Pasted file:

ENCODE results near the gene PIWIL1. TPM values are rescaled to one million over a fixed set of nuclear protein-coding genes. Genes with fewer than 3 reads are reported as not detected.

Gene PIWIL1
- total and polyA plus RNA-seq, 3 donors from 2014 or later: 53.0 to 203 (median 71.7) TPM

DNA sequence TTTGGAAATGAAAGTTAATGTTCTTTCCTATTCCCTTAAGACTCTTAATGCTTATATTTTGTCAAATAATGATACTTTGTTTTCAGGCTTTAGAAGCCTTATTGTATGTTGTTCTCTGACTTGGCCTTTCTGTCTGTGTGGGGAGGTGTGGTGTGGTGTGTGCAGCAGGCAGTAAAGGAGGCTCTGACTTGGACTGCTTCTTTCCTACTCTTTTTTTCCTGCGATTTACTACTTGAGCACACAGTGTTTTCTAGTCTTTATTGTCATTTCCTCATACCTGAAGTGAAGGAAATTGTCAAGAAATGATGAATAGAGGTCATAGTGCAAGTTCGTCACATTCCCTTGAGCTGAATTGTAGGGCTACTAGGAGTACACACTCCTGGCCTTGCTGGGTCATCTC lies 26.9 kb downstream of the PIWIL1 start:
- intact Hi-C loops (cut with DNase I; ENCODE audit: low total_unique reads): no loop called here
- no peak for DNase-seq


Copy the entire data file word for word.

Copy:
ENCODE results near the gene PIWIL1. TPM values are rescaled to one million over a fixed set of nuclear protein-coding genes. Genes with fewer than 3 reads are reported as not detected.

Gene PIWIL1
- total and polyA plus RNA-seq, 3 donors from 2014 or later: 53.0 to 203 (median 71.7) TPM

DNA sequence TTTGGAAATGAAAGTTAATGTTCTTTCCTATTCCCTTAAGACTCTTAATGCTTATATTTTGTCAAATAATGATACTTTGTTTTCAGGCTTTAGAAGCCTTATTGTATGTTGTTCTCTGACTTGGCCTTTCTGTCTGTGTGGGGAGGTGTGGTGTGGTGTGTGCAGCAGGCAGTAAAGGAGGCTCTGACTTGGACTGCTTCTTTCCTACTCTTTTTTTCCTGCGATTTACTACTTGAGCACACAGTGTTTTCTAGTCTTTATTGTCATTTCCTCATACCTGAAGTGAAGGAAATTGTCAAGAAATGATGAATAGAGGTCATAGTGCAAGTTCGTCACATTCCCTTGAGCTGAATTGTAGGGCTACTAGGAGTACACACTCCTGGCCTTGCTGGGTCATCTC lies 26.9 kb downstream of the PIWIL1 start:
- intact Hi-C loops (cut with DNase I; ENCODE audit: low total_unique reads): no loop called here
- no peak for DNase-seq